Despite what many reports would have you think, brick-and-mortar retail isn’t dead. But it is evolving. Perhaps even dramatically. Look no further than Amazon Go for a clear indicator of this evolution. But whether your retail business is going for a dramatic evolution, or simply looking for ways to stay relevant and profitable in today’s digital world, one area every brick-and-mortar must contend with is its waiting lines.
According to the customer experience management company, ICC/Decision Services, one of the biggest negatives of brick-and-mortar shopping in the minds of consumers is the waiting lines. Whether waiting for help from an associate, waiting for a fitting room, or waiting to checkout--consumers just hate to wait.
So whether your aim is to eliminate the lines completely as Amazon Go is attempting to do, or to ensure they operate at a level that keep customers satisfied and profits high, the fact remains: queuing matters.
From virtual queuing and call-forward systems, to footfall analytics and mobile queuing, technology is being applied to better manage all sorts of retail queues. Here are five ways retail queuing technology is helping to keep brick-and-mortar alive and well:
Today’s footfall analytics technology is putting KPIs directly into the hands of managers, providing the kind of real-time vision you would think only possible in a digital environment. These important KPIs--including wait times, arrivals, and service rates-- keep managers ahead of the queuing game by using text messages and/or emails to notify them immediately when there is a problem in the making.
Buy online, pick-up in store (a.k.a. BOPUS) is an increasing trend. But what happens when consumers go to the store to pick up their items? Retail tech in the form of mobile queuing systems are helping retailers turn the BOPUS trend into a real advantage, optimizing the in-store pickup experience by giving customers the opportunity to avoid the waiting line when they arrive in-store to claim their goods. Two-way texting via mobile queuing allows the retailer to notify the customer when their order is ready and for the customer to alert the retailer when they have arrived at the store. And since the queue is virtual, there’s no physical waiting line to bog down the process or create frustration among shoppers who expect little if any wait time to pick up their order.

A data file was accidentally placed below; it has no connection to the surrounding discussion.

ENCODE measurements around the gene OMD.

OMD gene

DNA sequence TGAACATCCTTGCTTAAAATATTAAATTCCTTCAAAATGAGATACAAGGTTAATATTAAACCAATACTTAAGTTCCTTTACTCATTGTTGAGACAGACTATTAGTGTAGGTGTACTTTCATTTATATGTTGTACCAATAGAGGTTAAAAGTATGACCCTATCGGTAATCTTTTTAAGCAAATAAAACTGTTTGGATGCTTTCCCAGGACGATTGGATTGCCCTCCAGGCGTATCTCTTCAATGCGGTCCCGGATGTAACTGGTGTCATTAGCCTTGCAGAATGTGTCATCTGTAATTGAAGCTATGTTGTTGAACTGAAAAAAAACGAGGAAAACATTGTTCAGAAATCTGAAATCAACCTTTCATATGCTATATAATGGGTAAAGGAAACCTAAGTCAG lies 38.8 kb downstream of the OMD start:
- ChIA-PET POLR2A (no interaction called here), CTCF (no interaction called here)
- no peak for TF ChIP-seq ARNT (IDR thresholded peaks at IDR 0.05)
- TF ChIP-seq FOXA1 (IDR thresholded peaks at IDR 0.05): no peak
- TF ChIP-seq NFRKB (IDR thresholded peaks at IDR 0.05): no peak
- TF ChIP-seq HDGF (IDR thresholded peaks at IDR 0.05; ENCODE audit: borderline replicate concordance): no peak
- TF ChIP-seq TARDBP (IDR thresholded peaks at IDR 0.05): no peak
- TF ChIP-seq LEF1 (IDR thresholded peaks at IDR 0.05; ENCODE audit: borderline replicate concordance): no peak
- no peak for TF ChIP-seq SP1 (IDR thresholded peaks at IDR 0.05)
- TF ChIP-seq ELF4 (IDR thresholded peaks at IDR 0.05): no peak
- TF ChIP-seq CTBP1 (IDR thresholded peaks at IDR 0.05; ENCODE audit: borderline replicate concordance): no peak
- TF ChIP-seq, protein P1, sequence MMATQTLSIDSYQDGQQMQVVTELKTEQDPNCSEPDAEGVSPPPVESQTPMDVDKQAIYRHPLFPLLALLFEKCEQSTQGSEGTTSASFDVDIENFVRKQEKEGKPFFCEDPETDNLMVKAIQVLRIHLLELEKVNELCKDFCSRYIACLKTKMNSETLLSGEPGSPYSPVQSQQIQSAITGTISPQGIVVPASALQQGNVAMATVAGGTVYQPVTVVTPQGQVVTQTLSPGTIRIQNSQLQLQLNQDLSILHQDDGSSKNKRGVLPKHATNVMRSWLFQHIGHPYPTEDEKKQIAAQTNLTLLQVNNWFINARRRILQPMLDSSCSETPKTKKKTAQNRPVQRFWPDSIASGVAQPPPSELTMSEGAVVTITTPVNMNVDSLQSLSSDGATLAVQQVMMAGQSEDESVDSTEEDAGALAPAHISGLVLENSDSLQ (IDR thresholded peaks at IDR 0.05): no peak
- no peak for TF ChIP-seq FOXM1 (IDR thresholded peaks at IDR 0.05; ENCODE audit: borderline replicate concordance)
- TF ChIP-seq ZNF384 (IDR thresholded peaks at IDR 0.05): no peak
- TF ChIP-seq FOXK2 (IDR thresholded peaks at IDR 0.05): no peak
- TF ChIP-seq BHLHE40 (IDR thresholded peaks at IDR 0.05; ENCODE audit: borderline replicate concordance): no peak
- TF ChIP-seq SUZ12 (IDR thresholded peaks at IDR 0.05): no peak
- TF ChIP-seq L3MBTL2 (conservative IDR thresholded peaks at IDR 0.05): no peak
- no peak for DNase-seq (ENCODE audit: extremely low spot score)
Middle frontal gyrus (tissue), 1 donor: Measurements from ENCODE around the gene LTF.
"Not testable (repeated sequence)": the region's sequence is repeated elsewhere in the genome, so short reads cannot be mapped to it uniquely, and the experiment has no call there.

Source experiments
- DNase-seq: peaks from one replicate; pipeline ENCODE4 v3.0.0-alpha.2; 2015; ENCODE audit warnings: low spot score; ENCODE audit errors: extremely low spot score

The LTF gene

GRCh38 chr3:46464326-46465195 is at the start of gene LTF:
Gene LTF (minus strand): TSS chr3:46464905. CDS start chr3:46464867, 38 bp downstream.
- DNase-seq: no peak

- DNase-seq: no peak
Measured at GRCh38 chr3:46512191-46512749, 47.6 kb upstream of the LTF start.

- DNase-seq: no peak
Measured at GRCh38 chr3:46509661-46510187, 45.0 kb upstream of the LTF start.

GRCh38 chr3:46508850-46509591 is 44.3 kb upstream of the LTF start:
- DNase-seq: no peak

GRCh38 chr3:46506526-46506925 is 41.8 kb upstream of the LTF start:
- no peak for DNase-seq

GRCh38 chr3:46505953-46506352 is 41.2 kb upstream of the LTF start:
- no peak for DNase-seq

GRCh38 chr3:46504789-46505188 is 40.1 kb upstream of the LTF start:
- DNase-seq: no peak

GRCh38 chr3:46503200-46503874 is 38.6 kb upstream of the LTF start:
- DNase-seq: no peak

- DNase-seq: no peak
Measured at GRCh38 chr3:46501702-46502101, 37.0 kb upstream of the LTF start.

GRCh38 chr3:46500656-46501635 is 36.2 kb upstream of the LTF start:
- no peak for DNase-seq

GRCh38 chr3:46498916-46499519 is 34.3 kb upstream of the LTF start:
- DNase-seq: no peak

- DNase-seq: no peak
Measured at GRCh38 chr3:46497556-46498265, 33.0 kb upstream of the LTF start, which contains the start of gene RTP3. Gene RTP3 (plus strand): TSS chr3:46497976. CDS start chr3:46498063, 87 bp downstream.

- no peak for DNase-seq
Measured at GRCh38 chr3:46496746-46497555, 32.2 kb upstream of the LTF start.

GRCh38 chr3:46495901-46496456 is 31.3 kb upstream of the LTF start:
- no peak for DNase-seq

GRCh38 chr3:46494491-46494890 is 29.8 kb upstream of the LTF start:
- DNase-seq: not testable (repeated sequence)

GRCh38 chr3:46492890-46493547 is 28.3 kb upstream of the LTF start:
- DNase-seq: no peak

The promise of self-checkout queues is to reduce wait times and optimize efficiency. Instead, many retailers have found customers waiting longer than expected and sometimes encountering confusing or chaotic waiting lines. Retail tech has come to the rescue by offering a practical solution. Utilizing a single line queue, an automated call-forward system automatically directs customers to the next available service station using audio and visual cues. The system uses sensors to detect when a station is free and helps eliminate delays that, over time, add up to longer wait times.
Customer experience is about more than just customers...it’s also about the store associate experience. When retailers empower their store associates to be more efficient, productive, and engaging with customers, they can immediately impact the customer experience. Retail tech is helping empower store associates by helping them better align with demand and allowing associates to quickly see how many people are waiting in line and how long they are expected to wait. By empowering store associates in this way (via a mobile device), retailers are able to impact the customer experience and become more efficient.
Sometimes the best waiting line is no waiting line at all. Consider the example of dressing rooms. Nothing can make a shopper renege on a potential purchase faster than to see a long line at the dressing room. Virtual queuing technology, assisted by a dressing room host, can keep shoppers doing what they love (shopping) while they wait in a virtual line for their turn in the dressing room. This same technology can be used throughout the retail environment wherever customers must wait for personalized help or service (think: jewelry or makeup counters, technology purchases, etc.).
A recent TimeTrade State of Retail Report found that most consumers (85%) would prefer to shop in stores because they like to touch and feel products before they make a purchase decision. More than one third (36%) of the survey’s respondents said they don’t like waiting for items to ship and 30% appreciate getting advice from store associates on what products they should purchase.
For these reasons and more, brick-and-mortar retail isn’t dead. It’s evolving. Are you?
Visit us at NRF 2019 Booth #2381 to see queuing technology in action!